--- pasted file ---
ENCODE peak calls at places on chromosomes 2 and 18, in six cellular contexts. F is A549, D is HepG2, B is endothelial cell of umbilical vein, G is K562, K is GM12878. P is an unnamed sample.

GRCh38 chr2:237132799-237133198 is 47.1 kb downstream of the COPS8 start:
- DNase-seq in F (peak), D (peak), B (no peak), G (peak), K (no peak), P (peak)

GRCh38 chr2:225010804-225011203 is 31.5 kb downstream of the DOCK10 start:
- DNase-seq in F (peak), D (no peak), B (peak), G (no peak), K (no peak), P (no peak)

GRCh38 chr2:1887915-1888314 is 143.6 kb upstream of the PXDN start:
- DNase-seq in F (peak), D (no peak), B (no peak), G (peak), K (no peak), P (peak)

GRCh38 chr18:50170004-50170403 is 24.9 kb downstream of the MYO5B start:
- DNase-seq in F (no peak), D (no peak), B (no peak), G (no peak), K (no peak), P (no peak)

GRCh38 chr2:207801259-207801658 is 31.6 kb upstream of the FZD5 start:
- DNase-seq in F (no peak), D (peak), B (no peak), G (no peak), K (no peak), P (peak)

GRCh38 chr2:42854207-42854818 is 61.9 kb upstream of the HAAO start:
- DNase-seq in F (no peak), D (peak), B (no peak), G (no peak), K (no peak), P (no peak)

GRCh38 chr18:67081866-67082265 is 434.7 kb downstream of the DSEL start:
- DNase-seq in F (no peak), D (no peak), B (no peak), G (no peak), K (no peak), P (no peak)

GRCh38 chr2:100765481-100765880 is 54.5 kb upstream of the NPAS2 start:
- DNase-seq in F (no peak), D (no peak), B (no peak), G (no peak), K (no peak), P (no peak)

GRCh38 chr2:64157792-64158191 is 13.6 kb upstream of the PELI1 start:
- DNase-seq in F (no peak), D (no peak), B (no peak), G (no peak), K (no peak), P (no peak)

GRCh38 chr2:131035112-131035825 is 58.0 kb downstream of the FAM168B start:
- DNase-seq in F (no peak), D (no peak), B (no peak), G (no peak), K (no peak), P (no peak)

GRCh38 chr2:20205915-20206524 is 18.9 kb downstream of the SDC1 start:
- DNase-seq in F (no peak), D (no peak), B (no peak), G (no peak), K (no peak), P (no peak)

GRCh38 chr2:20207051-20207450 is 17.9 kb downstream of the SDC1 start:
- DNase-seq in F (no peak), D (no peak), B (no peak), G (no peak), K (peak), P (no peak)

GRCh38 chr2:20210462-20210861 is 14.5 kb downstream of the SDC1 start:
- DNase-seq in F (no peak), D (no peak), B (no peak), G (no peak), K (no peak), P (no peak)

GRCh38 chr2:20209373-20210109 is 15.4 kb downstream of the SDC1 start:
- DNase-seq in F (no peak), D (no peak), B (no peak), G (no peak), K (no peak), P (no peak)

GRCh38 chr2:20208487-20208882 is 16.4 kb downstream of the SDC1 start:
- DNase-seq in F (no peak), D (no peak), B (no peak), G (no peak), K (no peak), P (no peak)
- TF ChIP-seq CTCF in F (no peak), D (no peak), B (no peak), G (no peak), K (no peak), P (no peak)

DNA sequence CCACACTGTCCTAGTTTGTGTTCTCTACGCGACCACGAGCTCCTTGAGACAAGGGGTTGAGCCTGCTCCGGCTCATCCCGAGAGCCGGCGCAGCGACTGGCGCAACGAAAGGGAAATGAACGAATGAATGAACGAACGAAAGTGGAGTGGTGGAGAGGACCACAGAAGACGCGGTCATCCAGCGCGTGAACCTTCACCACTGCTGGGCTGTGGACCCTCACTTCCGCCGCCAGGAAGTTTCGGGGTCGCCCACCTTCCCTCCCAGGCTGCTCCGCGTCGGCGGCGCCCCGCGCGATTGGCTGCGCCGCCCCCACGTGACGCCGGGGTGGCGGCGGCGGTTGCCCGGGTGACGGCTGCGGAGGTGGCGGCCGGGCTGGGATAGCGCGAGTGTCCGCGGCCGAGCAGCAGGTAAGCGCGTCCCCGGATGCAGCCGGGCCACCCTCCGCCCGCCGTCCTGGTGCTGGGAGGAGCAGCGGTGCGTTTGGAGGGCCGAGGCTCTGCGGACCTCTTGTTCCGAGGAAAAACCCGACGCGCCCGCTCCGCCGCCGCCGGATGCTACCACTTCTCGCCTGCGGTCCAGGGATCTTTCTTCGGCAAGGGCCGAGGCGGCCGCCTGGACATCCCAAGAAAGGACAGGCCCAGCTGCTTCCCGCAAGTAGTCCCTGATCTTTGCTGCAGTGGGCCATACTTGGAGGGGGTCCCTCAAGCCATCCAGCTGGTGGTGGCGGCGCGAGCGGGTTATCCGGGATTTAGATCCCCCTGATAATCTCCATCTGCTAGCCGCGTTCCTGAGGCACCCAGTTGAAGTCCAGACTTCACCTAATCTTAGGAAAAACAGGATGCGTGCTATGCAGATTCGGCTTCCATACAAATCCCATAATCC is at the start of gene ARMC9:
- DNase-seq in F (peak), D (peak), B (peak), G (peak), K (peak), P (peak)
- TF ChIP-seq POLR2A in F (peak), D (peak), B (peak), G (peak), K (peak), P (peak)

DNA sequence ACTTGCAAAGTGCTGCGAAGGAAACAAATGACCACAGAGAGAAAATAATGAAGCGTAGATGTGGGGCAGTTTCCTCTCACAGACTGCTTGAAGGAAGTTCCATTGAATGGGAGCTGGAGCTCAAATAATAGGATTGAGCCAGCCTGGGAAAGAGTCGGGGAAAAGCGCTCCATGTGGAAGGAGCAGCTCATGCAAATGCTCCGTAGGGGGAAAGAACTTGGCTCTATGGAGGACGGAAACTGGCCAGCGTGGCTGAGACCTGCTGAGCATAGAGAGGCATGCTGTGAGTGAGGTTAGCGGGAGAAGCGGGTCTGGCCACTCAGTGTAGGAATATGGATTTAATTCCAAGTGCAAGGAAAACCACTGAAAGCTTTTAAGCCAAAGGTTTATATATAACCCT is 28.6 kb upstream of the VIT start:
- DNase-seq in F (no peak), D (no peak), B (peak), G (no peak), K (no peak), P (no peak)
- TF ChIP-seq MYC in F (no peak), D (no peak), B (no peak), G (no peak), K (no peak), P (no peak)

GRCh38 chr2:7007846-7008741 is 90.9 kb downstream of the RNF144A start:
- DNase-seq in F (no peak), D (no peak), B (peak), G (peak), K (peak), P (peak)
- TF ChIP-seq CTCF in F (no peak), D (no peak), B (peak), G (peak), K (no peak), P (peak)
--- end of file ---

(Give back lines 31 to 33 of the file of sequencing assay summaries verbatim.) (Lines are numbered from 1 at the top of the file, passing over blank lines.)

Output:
- DNase-seq in F (no peak), D (no peak), B (no peak), G (no peak), K (no peak), P (no peak)
- TF ChIP-seq CTCF in F (no peak), D (no peak), B (no peak), G (no peak), K (no peak), P (no peak)

DNA sequence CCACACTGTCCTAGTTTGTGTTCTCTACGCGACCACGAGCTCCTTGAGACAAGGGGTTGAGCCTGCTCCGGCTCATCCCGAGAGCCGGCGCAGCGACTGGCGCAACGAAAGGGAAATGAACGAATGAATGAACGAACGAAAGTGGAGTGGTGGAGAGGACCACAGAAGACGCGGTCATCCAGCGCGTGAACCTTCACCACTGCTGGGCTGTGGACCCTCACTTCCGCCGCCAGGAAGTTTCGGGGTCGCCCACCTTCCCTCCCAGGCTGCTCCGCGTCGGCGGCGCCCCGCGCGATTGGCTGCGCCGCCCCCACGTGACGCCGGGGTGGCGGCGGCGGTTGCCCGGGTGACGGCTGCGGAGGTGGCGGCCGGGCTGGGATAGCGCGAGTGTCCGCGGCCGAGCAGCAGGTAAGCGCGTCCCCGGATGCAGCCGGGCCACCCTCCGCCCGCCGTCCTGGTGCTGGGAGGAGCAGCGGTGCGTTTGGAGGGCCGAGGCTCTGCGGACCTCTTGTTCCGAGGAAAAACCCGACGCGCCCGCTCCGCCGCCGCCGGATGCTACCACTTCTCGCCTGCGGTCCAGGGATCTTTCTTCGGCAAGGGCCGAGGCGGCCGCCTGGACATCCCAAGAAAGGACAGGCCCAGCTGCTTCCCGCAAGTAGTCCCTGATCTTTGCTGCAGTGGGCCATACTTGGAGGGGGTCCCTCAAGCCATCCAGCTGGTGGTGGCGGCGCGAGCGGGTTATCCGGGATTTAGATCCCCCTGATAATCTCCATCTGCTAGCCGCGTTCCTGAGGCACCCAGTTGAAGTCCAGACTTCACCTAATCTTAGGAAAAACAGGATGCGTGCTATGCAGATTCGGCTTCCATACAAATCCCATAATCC is at the start of gene ARMC9: